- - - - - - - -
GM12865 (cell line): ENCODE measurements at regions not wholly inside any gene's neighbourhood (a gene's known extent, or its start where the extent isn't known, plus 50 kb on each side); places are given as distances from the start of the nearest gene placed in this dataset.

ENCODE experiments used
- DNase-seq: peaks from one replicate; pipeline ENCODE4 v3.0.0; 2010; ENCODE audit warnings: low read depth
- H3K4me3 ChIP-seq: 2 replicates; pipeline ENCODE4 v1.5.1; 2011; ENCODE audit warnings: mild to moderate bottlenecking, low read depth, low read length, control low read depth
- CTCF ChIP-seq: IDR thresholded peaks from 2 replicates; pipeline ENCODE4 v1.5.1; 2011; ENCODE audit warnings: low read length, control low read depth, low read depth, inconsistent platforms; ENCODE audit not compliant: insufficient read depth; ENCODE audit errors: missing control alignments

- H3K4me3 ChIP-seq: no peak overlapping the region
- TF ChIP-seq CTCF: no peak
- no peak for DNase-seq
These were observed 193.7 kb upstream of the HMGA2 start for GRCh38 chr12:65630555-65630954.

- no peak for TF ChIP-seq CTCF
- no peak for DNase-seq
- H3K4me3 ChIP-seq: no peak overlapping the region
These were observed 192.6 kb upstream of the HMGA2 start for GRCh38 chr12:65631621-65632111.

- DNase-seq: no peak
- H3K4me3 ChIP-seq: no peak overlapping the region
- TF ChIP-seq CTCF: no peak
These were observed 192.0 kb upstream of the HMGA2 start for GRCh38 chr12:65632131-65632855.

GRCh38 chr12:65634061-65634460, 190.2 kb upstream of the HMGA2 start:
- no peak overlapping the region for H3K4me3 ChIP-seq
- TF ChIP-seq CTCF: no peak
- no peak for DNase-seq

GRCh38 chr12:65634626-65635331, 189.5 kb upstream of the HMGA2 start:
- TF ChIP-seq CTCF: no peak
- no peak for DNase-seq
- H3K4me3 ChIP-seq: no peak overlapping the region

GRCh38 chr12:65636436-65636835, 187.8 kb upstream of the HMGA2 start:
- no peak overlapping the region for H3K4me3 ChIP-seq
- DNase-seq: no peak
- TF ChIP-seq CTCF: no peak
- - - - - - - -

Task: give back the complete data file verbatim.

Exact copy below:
GM12865 (cell line): ENCODE measurements at regions not wholly inside any gene's neighbourhood (a gene's known extent, or its start where the extent isn't known, plus 50 kb on each side); places are given as distances from the start of the nearest gene placed in this dataset.

ENCODE experiments used
- DNase-seq: peaks from one replicate; pipeline ENCODE4 v3.0.0; 2010; ENCODE audit warnings: low read depth
- H3K4me3 ChIP-seq: 2 replicates; pipeline ENCODE4 v1.5.1; 2011; ENCODE audit warnings: mild to moderate bottlenecking, low read depth, low read length, control low read depth
- CTCF ChIP-seq: IDR thresholded peaks from 2 replicates; pipeline ENCODE4 v1.5.1; 2011; ENCODE audit warnings: low read length, control low read depth, low read depth, inconsistent platforms; ENCODE audit not compliant: insufficient read depth; ENCODE audit errors: missing control alignments

- H3K4me3 ChIP-seq: no peak overlapping the region
- TF ChIP-seq CTCF: no peak
- no peak for DNase-seq
These were observed 193.7 kb upstream of the HMGA2 start for GRCh38 chr12:65630555-65630954.

- no peak for TF ChIP-seq CTCF
- no peak for DNase-seq
- H3K4me3 ChIP-seq: no peak overlapping the region
These were observed 192.6 kb upstream of the HMGA2 start for GRCh38 chr12:65631621-65632111.

- DNase-seq: no peak
- H3K4me3 ChIP-seq: no peak overlapping the region
- TF ChIP-seq CTCF: no peak
These were observed 192.0 kb upstream of the HMGA2 start for GRCh38 chr12:65632131-65632855.

GRCh38 chr12:65634061-65634460, 190.2 kb upstream of the HMGA2 start:
- no peak overlapping the region for H3K4me3 ChIP-seq
- TF ChIP-seq CTCF: no peak
- no peak for DNase-seq

GRCh38 chr12:65634626-65635331, 189.5 kb upstream of the HMGA2 start:
- TF ChIP-seq CTCF: no peak
- no peak for DNase-seq
- H3K4me3 ChIP-seq: no peak overlapping the region

GRCh38 chr12:65636436-65636835, 187.8 kb upstream of the HMGA2 start:
- no peak overlapping the region for H3K4me3 ChIP-seq
- DNase-seq: no peak
- TF ChIP-seq CTCF: no peak